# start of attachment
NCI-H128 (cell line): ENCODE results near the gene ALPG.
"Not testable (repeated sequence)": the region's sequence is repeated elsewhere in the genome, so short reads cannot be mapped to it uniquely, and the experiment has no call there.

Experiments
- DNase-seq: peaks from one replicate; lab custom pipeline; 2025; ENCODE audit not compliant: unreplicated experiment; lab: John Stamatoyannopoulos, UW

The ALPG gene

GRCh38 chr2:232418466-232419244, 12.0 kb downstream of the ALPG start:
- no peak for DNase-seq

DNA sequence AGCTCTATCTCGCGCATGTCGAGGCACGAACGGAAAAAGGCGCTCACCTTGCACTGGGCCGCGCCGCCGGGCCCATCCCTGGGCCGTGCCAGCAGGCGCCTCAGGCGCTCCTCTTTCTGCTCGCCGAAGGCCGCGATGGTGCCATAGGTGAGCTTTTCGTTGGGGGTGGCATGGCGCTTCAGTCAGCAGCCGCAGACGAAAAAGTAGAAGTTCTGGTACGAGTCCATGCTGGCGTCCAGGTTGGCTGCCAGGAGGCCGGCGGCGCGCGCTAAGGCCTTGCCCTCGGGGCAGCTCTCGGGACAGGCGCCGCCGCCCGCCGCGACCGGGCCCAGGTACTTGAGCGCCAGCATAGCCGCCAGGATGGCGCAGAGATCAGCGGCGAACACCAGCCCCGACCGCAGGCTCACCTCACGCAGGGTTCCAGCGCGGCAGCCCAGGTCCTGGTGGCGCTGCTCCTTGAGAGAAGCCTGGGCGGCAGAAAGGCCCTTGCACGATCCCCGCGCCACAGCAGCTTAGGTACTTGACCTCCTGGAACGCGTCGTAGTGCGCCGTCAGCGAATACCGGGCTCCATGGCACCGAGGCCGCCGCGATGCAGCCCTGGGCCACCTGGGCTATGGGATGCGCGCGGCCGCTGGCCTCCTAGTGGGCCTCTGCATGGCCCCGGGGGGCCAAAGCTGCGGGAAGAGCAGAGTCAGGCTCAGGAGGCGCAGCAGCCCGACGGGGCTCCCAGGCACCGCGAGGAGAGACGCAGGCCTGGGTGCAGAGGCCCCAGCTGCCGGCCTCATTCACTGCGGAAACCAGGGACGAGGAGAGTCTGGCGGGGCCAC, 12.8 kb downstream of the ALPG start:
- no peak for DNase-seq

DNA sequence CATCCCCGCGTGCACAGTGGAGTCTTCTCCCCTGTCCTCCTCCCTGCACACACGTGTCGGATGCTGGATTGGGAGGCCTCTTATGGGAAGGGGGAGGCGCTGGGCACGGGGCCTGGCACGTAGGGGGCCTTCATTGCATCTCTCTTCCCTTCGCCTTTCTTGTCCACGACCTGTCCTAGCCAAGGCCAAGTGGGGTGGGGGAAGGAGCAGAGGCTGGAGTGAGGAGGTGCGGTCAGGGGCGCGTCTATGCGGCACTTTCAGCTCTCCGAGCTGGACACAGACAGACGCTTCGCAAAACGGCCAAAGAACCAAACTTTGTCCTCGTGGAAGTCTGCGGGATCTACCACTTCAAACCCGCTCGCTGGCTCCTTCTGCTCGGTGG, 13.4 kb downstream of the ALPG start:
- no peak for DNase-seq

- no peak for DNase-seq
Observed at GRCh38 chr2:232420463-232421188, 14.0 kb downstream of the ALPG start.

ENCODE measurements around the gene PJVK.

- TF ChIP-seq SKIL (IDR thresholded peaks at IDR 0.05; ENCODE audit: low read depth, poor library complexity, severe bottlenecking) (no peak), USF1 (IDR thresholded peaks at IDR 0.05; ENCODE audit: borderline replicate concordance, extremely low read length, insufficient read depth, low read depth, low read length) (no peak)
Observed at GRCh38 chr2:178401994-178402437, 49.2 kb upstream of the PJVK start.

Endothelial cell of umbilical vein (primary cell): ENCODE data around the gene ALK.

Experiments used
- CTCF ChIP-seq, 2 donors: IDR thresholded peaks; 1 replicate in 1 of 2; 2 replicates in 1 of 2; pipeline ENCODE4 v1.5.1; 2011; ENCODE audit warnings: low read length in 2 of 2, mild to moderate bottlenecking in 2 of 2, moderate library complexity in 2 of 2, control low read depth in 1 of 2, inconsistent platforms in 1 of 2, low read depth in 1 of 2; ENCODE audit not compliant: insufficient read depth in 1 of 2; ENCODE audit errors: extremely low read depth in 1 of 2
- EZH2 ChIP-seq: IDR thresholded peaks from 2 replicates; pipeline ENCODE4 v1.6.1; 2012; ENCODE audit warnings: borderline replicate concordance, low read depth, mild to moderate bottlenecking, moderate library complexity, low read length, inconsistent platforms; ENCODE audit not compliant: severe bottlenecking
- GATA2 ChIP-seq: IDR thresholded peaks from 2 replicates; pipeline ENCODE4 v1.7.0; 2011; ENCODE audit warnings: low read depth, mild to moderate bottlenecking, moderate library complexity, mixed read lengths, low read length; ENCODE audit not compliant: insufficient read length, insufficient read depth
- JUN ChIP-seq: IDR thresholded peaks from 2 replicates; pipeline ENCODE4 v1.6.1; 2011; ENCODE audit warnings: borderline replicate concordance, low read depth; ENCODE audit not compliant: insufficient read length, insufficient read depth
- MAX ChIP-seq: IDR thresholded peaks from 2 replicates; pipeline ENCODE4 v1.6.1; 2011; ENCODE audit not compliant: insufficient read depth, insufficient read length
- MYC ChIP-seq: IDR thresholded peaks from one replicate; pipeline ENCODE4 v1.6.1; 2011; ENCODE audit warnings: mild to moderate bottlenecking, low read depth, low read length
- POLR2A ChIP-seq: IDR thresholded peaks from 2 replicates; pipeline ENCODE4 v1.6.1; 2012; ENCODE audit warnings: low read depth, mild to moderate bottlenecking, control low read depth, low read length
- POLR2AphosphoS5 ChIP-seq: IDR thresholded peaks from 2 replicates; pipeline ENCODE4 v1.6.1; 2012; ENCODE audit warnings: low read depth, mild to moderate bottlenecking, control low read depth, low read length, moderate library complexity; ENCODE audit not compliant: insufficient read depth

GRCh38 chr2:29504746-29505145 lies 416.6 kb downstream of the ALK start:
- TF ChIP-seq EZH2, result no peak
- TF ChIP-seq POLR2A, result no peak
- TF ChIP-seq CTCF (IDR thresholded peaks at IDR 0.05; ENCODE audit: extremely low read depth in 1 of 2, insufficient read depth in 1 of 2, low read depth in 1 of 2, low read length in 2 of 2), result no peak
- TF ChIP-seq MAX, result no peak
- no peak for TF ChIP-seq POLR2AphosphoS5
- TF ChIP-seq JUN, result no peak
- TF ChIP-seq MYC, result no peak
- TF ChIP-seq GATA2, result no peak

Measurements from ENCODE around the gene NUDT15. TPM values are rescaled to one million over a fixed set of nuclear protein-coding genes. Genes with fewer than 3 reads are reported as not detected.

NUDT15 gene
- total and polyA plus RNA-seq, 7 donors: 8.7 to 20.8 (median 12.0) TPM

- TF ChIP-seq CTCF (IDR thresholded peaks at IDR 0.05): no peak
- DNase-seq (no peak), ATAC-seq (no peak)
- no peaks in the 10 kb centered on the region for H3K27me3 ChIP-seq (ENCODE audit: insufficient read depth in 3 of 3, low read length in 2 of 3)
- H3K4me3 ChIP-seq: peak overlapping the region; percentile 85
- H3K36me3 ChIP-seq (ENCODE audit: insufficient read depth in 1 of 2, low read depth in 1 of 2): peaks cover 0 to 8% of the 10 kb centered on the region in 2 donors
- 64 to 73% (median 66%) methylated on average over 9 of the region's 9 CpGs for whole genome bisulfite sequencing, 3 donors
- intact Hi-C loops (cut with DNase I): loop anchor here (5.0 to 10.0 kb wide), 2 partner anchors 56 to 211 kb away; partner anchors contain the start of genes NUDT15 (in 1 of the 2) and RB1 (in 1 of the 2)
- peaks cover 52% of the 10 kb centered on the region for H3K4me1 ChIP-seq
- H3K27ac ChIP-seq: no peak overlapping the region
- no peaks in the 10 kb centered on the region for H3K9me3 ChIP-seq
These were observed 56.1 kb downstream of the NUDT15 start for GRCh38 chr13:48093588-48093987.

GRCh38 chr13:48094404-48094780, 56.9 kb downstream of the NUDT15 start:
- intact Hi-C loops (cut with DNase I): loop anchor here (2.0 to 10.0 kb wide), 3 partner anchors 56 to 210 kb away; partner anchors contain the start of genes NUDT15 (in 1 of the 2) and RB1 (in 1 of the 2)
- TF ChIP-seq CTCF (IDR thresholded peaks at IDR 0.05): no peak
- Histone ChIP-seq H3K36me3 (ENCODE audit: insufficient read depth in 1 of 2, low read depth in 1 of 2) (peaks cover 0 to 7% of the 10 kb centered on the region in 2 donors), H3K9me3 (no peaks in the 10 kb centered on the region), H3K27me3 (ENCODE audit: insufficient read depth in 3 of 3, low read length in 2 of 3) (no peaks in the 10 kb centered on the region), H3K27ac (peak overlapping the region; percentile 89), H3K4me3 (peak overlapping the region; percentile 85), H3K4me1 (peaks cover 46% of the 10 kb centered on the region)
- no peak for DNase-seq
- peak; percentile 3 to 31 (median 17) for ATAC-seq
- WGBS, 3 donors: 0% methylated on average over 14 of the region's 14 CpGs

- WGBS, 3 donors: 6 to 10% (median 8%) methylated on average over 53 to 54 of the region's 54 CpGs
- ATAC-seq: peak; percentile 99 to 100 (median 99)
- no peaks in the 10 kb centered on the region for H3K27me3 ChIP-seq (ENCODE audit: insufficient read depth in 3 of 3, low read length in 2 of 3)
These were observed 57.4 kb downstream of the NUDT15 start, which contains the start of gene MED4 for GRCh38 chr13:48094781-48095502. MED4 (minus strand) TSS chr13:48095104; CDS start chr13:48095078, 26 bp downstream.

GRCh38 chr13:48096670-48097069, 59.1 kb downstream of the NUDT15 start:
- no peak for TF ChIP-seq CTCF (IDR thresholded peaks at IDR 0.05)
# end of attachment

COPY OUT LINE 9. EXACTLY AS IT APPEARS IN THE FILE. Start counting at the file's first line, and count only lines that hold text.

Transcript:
- no peak for DNase-seq